The original was in non-standard measure, e.g., a pinch, a dash etc. and Julia made it every year in Toronto, mostly from memory. Several in the larger family have variations on the recipe, but I use my father William's well-tested formula, and this year I'm using west coast dried cranberries to give it a more local flavour. I also soak the dried fruit overnight in rum and port to add a slightly more "adult" flavour. For political reasons, my father refused to use Crosby Molasses...My cousins in Oregon have also carried on the tradition and 'cousin Tommy' came up with a bread machine variation

I moved to the "wet coast' in 1974, and am now "offshore" on Bowen Island, adjacent to West Vancouver, BC. My eldest daughter, Julia, in Vancouver, has taken an interest in the recipe and recently told me that her research indicates that it is likely based on an old tinned product called Boston Brown bread, which makes sense.  My grandfather Charles ran the outport store and traded salt cod south to Boston in exchange for dry goods, molasses and staples for the outport with his schooner - the "Mabel".  My memories are powerful of the smell of this baking, even though to a young palette, the caraway taste was a bit unusual. Now my 4 children are happy consumers of this, usually in muffin form, and I know that  our family "Newfie bread" tradition carries on well into the 21st century. I'm kneading it out in  a minute to get the rise going and must cut my story short.

Peter Courtney,
Bowen Island, British Columbia.



The sun is the lowest in the sky and the days are short. After the full moon we celebrate the coming of the light, opening our home to friends and family. We bring green into the house, eat drink and be merry. To  me the soltice is happy time, if I make it to the winter solstice I can make it through the winter which is long and cold in Edmonton.

Happy solstice to all the pagans out there.
Concetta Carbonaro,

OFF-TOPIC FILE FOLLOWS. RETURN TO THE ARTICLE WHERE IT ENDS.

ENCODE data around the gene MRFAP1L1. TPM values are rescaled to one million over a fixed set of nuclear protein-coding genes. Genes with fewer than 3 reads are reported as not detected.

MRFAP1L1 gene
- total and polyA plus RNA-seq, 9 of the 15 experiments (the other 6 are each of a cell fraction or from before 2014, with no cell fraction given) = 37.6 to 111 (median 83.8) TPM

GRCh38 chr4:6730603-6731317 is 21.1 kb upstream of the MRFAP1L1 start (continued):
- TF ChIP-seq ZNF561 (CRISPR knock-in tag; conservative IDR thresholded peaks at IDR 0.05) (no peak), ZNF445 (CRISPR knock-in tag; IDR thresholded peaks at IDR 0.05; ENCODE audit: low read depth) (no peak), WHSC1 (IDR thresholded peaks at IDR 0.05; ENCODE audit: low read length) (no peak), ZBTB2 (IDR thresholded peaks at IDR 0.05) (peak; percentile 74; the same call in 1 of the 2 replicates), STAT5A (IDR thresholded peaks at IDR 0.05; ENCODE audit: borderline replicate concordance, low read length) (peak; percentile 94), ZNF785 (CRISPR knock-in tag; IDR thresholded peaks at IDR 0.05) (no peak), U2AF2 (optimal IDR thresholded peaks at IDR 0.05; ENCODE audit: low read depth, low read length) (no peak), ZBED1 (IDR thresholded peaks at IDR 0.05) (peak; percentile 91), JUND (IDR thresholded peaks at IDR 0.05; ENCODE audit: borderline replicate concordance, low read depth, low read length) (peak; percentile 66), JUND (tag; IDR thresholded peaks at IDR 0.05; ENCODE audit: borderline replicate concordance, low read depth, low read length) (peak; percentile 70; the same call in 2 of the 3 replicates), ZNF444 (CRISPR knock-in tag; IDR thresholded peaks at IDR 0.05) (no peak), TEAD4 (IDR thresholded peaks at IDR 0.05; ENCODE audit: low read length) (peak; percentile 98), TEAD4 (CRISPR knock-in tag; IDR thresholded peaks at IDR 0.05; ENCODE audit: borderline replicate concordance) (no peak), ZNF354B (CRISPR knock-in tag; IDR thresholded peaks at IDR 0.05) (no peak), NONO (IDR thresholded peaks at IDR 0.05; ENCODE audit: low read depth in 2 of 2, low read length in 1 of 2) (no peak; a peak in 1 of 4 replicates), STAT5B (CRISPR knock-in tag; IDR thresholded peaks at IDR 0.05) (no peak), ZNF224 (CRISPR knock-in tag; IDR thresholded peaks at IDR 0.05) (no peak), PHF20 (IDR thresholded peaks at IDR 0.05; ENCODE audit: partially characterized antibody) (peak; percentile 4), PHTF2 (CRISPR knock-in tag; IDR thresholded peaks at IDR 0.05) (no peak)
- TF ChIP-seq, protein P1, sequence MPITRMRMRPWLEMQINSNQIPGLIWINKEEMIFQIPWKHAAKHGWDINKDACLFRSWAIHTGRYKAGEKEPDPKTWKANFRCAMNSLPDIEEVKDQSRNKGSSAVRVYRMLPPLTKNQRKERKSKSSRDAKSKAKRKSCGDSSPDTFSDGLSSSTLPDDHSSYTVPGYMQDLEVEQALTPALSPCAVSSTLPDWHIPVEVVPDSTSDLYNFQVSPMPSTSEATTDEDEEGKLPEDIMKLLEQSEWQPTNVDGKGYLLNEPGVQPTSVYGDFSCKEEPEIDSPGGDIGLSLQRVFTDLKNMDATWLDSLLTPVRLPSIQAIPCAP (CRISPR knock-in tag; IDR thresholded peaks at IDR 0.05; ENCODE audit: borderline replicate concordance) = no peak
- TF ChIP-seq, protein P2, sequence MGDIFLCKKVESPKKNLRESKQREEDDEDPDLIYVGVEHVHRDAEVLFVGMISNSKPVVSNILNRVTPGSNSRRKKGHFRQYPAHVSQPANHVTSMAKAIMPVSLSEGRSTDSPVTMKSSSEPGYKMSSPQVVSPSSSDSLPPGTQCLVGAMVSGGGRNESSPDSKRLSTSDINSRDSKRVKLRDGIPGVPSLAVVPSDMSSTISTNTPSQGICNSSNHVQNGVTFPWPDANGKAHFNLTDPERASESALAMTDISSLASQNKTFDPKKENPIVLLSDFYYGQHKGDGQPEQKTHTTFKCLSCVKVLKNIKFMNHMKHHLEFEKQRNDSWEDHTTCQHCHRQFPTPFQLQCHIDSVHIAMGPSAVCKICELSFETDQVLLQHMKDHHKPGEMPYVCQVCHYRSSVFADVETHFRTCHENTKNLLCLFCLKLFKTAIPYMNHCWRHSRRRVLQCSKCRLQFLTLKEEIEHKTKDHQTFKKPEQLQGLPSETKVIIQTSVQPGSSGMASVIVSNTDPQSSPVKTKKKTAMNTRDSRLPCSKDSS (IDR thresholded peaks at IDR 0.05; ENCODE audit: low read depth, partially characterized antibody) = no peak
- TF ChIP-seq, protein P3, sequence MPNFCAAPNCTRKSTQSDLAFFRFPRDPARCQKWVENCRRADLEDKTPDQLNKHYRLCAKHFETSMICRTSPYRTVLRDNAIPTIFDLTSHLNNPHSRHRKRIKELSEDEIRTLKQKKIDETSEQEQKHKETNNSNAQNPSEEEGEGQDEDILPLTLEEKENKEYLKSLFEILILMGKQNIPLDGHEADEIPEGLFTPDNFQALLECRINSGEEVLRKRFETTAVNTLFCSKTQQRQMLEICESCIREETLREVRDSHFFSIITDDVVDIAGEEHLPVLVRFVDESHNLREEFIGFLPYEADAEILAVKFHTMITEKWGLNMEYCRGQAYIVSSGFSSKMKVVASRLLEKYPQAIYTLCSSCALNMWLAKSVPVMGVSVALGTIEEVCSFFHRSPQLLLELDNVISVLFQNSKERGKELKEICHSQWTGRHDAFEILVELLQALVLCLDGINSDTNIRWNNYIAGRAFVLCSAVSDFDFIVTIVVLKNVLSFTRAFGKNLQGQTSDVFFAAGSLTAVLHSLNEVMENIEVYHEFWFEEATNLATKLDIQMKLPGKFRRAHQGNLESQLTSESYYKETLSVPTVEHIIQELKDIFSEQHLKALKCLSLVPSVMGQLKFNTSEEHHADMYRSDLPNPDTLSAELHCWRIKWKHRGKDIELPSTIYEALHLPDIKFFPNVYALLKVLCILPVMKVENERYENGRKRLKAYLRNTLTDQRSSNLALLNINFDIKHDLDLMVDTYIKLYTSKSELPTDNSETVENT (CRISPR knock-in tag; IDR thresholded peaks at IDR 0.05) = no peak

Edmonton, Alberta.


As a single dad, I only get to spend Dec 25th with my daughter every other year and so Christmas Day for us is whatever day we spend together opening gifts. For example, this year Christmas Day is the 27th and 2 years ago, it was the 23rd. Friends feel sad when they find out I'm alone on Christmas Day, but I tell them I'm not. Every other year, the 25th is just another day. Celebrating the joy of family, the peace and goodwill, are not locked into one day for us.

Merry Christmas and Happy New Year,

James Park,
Regina, Saskatchewan.



Having grown up in Germany during the war and occupation, my Christmas memories are not really fun. Consequently, I try to keep smiling and laughing at this time of the year. Here is a little to share and grin.

I was always puzzled by KrisKringle, that guy in a funny red suit, false white beard, and alcohol on his breath. The Nazi used to call him "Weihnachtsmann" and promoted him to suppress the Christian aspect of the season. Then, in the 1980s, a Swiss lady at the university of California finally cleared this for me.  The term is from the South German "Christkindel", i.e Baby Jesus. I have not stopped laughing ever since that ray of enlightenment hit me square in the mug.

Also, the Christmas tree predates the christianization of Germany. It was the symbol of hope for the ancient Germans, put up at  Winter Solstice. The ever green meant that though the leaves have fallen and all appears dead, a new Spring will come and with it, new life. One does not need to be religious to appreciate that.

Have fun, hug your spouse, kids, and friends.

Frank A. Lojewski,
Sointula, British Columbia.


For years we celebrated Christmas Eve in a very specific Chinese restaurant in downtown San Francisco. We are Canadians and moved to California in the early 1990s to work in the high tech industry. There are many Canadians there doing the same and we were we welcomed with open arms especially during the holiday season when we were all away from family.  

Christmas dinner for 40 people was not unusual. One of the families that we were close to lost their father (suicide) and of course Christmas was always tough. So we gathered up that family and spend it at the aforementioned restaurant. The tradition carried on for years. After our family returned to Canada, our friends carried on the tradition with another family that need similar emotional support and friendship.  Give it forward. 

Richard Favro,
Kelowna, British Columbia.


There is a fundamental problem with any perspective on cross cultural celebrations at this time of year. If it was called winter solstice, no one (except Christians) could have any problem. I, as a non-Christian, refuse to celebrate Christmas because it is a celebration of a Mass at this time of the year in honour of Christ (i.e., Messiah) Jesus (Jeshua ben Yussef)  is not my messiah.  Why should I celebrate? 

As I said, change it to a celebration of the winter solstice and I would most willingly join in the celebration. And, I truly do not think that this is a 'grinch' statement.